Political parties have gone head-to-head over the Electoral Amendment Bill, which could see provincial votes being cast by South Africans abroad.
Political parties told the Democratic Alliance on Tuesday that its pending court bid to secure South Africans living abroad a provincial vote in the 2014 elections was premature and probably doomed.
The ANC challenged the official opposition to seek first to resolve the heated debate on the issue in the home affairs portfolio committee, which is processing the Electoral Amendment Bill.
ANC MP Andre Gaum said that so far, the DA had failed to make concrete proposals on dealing with the practical problems which would arise if the Bill were rewritten to allow provincial votes to be cast abroad.
He demanded to know how it would be determined in which province an expatriate should vote, in particular one who had never been registered on the post-apartheid voters' roll.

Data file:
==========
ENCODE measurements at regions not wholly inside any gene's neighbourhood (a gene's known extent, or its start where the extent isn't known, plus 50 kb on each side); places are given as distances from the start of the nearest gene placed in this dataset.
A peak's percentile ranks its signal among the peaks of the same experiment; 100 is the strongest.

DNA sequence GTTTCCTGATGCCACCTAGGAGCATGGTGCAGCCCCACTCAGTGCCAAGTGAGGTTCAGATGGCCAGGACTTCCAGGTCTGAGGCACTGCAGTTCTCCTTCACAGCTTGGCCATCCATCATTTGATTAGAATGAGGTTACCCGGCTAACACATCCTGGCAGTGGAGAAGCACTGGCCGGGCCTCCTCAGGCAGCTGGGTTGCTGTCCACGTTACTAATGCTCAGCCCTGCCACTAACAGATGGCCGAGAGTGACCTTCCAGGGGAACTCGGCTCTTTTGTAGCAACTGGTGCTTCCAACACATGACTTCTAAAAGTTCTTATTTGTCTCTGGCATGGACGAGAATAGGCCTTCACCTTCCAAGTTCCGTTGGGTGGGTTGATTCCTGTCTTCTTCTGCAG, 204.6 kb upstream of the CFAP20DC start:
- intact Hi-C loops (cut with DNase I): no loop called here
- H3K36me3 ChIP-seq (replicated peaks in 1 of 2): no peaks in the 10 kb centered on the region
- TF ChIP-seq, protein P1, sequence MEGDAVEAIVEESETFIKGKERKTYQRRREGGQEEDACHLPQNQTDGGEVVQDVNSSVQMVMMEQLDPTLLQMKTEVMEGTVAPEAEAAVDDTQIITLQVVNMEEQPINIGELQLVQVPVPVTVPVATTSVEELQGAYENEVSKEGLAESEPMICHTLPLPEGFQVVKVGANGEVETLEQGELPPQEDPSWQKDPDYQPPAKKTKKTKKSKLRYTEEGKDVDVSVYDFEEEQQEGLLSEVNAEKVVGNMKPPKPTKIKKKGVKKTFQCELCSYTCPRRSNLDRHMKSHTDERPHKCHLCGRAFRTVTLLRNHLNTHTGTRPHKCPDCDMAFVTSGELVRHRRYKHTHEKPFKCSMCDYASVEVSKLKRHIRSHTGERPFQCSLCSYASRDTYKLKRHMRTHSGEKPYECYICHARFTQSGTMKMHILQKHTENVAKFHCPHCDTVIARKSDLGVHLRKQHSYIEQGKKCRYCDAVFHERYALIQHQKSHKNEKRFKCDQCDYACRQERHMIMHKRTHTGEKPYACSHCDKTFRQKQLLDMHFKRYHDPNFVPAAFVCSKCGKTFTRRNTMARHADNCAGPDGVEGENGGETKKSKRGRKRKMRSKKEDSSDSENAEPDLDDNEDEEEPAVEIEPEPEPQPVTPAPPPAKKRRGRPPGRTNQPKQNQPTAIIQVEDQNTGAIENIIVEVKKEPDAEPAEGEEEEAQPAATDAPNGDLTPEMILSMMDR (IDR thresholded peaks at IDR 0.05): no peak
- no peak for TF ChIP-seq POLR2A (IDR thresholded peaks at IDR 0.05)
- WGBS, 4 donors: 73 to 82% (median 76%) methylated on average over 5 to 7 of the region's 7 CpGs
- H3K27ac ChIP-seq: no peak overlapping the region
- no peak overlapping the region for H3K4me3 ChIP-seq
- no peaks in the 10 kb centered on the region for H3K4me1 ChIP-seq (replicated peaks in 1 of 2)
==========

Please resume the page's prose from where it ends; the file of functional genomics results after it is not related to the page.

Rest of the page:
DA MP Masizole Mnqasela said according to African custom it was evident that one hailed from the birthplace of one's elders, and that this should therefore determine for which provincial legislature South Africans abroad should cast their ballots.
Gaum responded: "That is a brave effort, but it is the Achille's heel of the Democratic Alliance's argument, and I don't think it will stand up in any court of law."
Congress of the People's Graham McIntosh had harsher words. He accused the DA of blackmail after Mnqasela suggested that if the issue were favourably resolved in the committee, the party might no longer have to resort to a legal challenge.
"That is outrageous. The DA is holding a pistol to the head of this committee," McIntosh said.
The Bill gives effect to the Constitutional Court ruling that South Africans living abroad have the right to vote in next year's election.
The ruling came in response to a Freedom Front Plus application filed on the eve of the 2009 elections.
The Bill gives expatriates only the right to vote for the National Assembly. The DA is adamant that this should be extended to the provincial ballot.
The opposition party runs the Western Cape. Gradually wresting power from the ANC on a local and provincial level to show that it can govern more efficiently, is part of its stated political strategy. – Sapa